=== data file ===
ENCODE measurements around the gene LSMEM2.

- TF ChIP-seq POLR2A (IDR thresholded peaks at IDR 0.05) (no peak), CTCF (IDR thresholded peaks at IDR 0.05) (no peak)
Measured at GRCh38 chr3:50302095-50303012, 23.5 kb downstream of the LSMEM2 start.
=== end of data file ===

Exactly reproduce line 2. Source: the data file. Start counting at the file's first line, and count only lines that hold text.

- TF ChIP-seq POLR2A (IDR thresholded peaks at IDR 0.05) (no peak), CTCF (IDR thresholded peaks at IDR 0.05) (no peak)